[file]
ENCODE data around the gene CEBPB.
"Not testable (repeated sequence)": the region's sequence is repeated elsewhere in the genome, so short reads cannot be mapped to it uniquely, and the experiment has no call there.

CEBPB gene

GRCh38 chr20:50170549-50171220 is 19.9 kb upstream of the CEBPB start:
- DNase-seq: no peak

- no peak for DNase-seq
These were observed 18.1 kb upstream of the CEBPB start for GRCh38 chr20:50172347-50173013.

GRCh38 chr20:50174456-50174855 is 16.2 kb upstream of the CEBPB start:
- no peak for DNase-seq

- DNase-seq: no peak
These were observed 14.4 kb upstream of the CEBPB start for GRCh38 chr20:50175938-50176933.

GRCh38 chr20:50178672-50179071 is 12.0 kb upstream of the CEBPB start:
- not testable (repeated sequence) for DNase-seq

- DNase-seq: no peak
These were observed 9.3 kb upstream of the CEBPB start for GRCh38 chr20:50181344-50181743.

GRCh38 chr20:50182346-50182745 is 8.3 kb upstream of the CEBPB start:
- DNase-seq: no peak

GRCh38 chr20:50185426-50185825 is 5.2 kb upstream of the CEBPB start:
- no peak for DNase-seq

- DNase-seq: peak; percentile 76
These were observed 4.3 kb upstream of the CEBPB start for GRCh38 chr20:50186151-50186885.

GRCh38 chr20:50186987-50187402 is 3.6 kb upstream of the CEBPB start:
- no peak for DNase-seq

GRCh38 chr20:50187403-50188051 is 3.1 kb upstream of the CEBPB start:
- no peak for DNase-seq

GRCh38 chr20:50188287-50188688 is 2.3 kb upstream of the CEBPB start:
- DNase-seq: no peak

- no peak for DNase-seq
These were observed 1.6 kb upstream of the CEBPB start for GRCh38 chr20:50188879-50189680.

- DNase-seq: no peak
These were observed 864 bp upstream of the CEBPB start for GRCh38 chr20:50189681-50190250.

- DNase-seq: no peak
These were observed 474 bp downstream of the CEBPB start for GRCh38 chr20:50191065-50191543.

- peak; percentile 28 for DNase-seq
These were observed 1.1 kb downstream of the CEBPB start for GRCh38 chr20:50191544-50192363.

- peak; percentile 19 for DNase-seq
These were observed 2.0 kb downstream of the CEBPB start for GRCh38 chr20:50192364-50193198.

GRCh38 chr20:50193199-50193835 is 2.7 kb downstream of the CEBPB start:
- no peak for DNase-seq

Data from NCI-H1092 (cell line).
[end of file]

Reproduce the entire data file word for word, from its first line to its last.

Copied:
ENCODE data around the gene CEBPB.
"Not testable (repeated sequence)": the region's sequence is repeated elsewhere in the genome, so short reads cannot be mapped to it uniquely, and the experiment has no call there.

CEBPB gene

GRCh38 chr20:50170549-50171220 is 19.9 kb upstream of the CEBPB start:
- DNase-seq: no peak

- no peak for DNase-seq
These were observed 18.1 kb upstream of the CEBPB start for GRCh38 chr20:50172347-50173013.

GRCh38 chr20:50174456-50174855 is 16.2 kb upstream of the CEBPB start:
- no peak for DNase-seq

- DNase-seq: no peak
These were observed 14.4 kb upstream of the CEBPB start for GRCh38 chr20:50175938-50176933.

GRCh38 chr20:50178672-50179071 is 12.0 kb upstream of the CEBPB start:
- not testable (repeated sequence) for DNase-seq

- DNase-seq: no peak
These were observed 9.3 kb upstream of the CEBPB start for GRCh38 chr20:50181344-50181743.

GRCh38 chr20:50182346-50182745 is 8.3 kb upstream of the CEBPB start:
- DNase-seq: no peak

GRCh38 chr20:50185426-50185825 is 5.2 kb upstream of the CEBPB start:
- no peak for DNase-seq

- DNase-seq: peak; percentile 76
These were observed 4.3 kb upstream of the CEBPB start for GRCh38 chr20:50186151-50186885.

GRCh38 chr20:50186987-50187402 is 3.6 kb upstream of the CEBPB start:
- no peak for DNase-seq

GRCh38 chr20:50187403-50188051 is 3.1 kb upstream of the CEBPB start:
- no peak for DNase-seq

GRCh38 chr20:50188287-50188688 is 2.3 kb upstream of the CEBPB start:
- DNase-seq: no peak

- no peak for DNase-seq
These were observed 1.6 kb upstream of the CEBPB start for GRCh38 chr20:50188879-50189680.

- DNase-seq: no peak
These were observed 864 bp upstream of the CEBPB start for GRCh38 chr20:50189681-50190250.

- DNase-seq: no peak
These were observed 474 bp downstream of the CEBPB start for GRCh38 chr20:50191065-50191543.

- peak; percentile 28 for DNase-seq
These were observed 1.1 kb downstream of the CEBPB start for GRCh38 chr20:50191544-50192363.

- peak; percentile 19 for DNase-seq
These were observed 2.0 kb downstream of the CEBPB start for GRCh38 chr20:50192364-50193198.

GRCh38 chr20:50193199-50193835 is 2.7 kb downstream of the CEBPB start:
- no peak for DNase-seq

Data from NCI-H1092 (cell line).